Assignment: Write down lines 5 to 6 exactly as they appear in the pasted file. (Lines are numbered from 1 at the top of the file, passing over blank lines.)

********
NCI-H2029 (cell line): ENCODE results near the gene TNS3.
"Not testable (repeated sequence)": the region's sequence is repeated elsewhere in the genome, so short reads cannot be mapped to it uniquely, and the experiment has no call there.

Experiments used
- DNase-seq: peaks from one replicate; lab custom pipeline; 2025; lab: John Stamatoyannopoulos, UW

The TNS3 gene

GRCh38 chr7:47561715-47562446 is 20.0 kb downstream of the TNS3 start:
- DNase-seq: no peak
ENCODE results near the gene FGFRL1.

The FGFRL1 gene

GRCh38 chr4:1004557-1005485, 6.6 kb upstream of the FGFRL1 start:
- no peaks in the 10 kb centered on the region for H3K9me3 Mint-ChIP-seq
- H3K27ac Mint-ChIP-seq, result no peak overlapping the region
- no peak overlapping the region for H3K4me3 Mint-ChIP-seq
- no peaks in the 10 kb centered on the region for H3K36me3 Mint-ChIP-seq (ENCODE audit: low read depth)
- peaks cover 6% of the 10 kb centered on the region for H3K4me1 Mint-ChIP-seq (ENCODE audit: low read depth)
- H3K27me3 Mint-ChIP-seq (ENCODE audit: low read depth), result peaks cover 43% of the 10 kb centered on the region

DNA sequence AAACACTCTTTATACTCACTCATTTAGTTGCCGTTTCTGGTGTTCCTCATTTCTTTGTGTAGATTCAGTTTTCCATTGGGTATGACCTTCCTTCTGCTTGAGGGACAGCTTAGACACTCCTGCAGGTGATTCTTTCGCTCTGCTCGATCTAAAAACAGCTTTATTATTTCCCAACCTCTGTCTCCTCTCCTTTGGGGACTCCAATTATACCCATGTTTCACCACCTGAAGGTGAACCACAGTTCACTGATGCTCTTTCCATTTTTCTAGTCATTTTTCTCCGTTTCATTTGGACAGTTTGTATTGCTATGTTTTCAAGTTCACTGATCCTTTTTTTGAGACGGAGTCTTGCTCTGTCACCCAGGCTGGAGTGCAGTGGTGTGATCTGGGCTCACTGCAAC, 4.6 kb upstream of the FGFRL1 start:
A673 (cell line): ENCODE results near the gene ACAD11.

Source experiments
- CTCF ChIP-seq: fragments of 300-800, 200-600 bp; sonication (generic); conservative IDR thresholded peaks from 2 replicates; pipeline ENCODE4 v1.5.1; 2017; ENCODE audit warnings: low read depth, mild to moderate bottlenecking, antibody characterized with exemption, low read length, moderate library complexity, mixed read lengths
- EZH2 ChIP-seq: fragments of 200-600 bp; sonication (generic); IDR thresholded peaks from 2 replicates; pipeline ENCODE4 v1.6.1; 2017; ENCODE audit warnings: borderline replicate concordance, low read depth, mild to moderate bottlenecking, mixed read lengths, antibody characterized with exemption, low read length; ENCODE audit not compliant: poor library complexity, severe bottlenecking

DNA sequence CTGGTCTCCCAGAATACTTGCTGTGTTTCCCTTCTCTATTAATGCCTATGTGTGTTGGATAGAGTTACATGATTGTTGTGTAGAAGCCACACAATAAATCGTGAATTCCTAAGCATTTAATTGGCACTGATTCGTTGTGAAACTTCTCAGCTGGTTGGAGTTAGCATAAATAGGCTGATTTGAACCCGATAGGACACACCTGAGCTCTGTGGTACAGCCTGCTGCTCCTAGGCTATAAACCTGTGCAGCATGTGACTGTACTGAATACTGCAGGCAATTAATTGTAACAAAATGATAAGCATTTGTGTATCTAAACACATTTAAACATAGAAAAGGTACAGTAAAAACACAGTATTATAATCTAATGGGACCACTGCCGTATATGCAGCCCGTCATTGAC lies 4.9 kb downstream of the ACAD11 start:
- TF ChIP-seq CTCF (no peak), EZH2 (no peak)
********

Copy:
The TNS3 gene

GRCh38 chr7:47561715-47562446 is 20.0 kb downstream of the TNS3 start: